With the refinancing boom over, the mortgage fixed-rate supply should plunge, along with the drop in issuance of 15-year product, analysts said. However, an increase in Ginnie Mae paper and a growing hybrid ARM share are on the horizon.

In a recent report, UBS said that the drop in fixed-rate supply would be particularly significant. The report noted that fixed-rate Agency supply has declined to $83.2 billion in December from $92.2 billion in November, and, even more telling, from $186.8 billion in August. The firm is predicting only $73.8 billion this month and $71.5 billion in February.

Meanwhile, 15-year production has currently fallen to 22.8% of the fixed-rate segment from 30% of fixed-rate in the first nine months of last year. UBS thinks that the 15-year share will be dropping further, to the range of 18% to 20%.

The drop in fixed is not reflected in other products. Specifically, ARM applications had increased to 30% from a range of 15% to 20% during the first half of 2003.

Meanwhile, Ginnie's share of the total increased to 12.5% from 10%. Analysts predict that this will rise further to a minimum of 15%.

The coupon composition of the mortgage market is also drastically different compared to a year ago. UBS said at the end of 2002, the Fannie Mae 6.5% coupon comprised almost 40% of 30-year Fannie outstandings. However, this has fallen to only 14%. Meanwhile, 30-year Fannie Mae MBS with coupons less than or equal to 5.5% made up just 6% of all mortgages at the end of 2002. Currently, they represent 56%.

UBS said that the reshaping of the mortgage market has two implications. First, higher-coupon mortgages are expected to be scarce compared to a year ago, and secondly, the reshaping of the mortgage universe toward lower coupons suggests that it will require even lower rates to re-ignite the refi boom.

"We believe that, at this juncture, the key to outperforming a mortgage index is to focus on fundamental factors that have changed with the end of the refi wave - prepayment behavior and supply," wrote analysts. "In the prepayment area, there's a very different response during a refi frenzy from that during a normal' environment."

Deutsche Bank, in its most recent Securitization Monthly, said that mortgages actually benefited toward the end of last year from a tight range of interest rates, and prepayments have slowed with the "been there, done that" attitude of mortgage borrowers to refinancing.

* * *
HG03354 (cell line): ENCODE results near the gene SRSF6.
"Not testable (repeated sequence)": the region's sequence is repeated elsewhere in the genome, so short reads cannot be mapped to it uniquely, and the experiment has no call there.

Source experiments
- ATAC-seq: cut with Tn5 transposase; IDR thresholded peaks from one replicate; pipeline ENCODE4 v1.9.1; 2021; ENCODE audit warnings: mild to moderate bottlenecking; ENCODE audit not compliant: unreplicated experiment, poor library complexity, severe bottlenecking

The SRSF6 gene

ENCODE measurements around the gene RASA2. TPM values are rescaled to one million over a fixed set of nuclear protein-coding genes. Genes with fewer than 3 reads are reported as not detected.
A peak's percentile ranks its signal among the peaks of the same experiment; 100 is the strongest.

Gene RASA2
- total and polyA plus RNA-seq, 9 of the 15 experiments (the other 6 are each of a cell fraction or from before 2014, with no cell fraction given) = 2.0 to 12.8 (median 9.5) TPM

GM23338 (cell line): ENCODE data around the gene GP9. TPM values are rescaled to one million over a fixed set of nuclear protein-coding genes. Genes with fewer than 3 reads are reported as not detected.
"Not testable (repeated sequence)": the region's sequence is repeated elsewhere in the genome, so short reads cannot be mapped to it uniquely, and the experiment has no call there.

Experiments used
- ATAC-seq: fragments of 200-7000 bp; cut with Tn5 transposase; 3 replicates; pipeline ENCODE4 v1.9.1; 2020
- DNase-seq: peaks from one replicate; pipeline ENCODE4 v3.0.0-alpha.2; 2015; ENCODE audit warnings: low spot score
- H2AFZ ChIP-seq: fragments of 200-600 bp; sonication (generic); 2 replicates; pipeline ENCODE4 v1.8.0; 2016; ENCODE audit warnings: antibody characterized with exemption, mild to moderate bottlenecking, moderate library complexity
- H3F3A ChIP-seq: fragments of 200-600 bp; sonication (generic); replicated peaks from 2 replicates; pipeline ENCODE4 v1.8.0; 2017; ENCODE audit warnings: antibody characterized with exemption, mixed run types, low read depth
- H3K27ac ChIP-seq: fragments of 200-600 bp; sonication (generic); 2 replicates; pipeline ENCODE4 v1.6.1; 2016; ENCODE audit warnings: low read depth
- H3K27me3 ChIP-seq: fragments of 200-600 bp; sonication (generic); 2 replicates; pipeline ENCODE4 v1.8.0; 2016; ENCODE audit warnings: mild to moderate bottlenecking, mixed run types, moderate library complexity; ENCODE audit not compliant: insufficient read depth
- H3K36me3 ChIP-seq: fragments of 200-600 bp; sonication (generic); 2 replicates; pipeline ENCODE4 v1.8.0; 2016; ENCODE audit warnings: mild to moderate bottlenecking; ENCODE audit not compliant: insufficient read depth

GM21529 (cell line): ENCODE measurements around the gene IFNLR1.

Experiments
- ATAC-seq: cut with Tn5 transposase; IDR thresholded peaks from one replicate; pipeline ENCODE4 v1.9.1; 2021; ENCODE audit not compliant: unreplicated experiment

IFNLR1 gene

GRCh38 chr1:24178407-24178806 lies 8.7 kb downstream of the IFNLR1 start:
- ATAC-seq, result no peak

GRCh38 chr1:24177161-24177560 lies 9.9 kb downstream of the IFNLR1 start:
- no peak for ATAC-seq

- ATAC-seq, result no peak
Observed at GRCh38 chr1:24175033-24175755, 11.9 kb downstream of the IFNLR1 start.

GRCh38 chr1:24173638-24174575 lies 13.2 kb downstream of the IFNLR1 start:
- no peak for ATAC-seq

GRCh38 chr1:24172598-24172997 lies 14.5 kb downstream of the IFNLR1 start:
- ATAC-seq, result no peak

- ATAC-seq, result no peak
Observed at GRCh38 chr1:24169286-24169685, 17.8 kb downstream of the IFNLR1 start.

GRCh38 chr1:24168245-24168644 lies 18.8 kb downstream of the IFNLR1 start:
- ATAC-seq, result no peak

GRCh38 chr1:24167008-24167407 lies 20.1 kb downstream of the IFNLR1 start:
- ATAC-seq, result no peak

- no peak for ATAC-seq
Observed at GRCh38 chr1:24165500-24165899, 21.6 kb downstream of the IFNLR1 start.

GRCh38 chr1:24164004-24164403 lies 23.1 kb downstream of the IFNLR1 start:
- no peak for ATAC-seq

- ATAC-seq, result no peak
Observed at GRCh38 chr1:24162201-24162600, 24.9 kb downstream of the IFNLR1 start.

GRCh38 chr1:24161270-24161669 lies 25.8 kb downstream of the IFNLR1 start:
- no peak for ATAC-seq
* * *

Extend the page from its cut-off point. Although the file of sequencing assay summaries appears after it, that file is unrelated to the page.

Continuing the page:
However, if mortgage rates break the lower bound of the 5.75% to 6.25% range then homeowners - specifically those with 6% and 6.5% coupon mortgages - would probably re-ignite the currently burned-out refinancing activity.

But Deutsche said that if rates break out of the range on the high side, as priced into the yield curve, then refinancing would likely fade further. However, this would not adversely affect prepayments on discount coupons, said analysts. Whether higher rates were caused by growth or by inflation, either would probably be supportive of housing prices and homeowner equity. Both, in turn, support the trade-ups and cashouts that drive prepayments in low-coupon mortgages.

"In short, when the 30-year mortgage rate eventually does escape its 5.75% to 6.25% range, we think unpleasant prepayment surprises would be more likely in the low-rate scenario than in the high-rate scenario," wrote analysts at the firm.

Gross supply in 2004 will probably remain light although Deutsche predicts net supply will return to historically average levels across the various sectors as a steepening yield curve pushes net supply into a more balanced position.

Supply as a valuation tool

Merrill Lynch, in a recent report, argued that supply is a way of measuring prepayment activity, but it might not be the best determinant of relative value. Supply tends to be a lagging indicator as it takes awhile for loans to be prepaid, Merrill said. Aside from this, it also takes time for loans to be reissued as new passthroughs.

A better indicator of the level of prepayment and supply risk is the index itself and the degree that it's in or out of the money. For instance, Merrill said that one year ago the average conventional 30-year coupon was 6.49%, while currently it is 5.79%, which is a drop of 70 basis points in 12 months. Thus, the mortgage index is considerably less at the cusp of a refinancing wave now compared to one year ago, even though the mortgage current coupon yields are comparatively alike.


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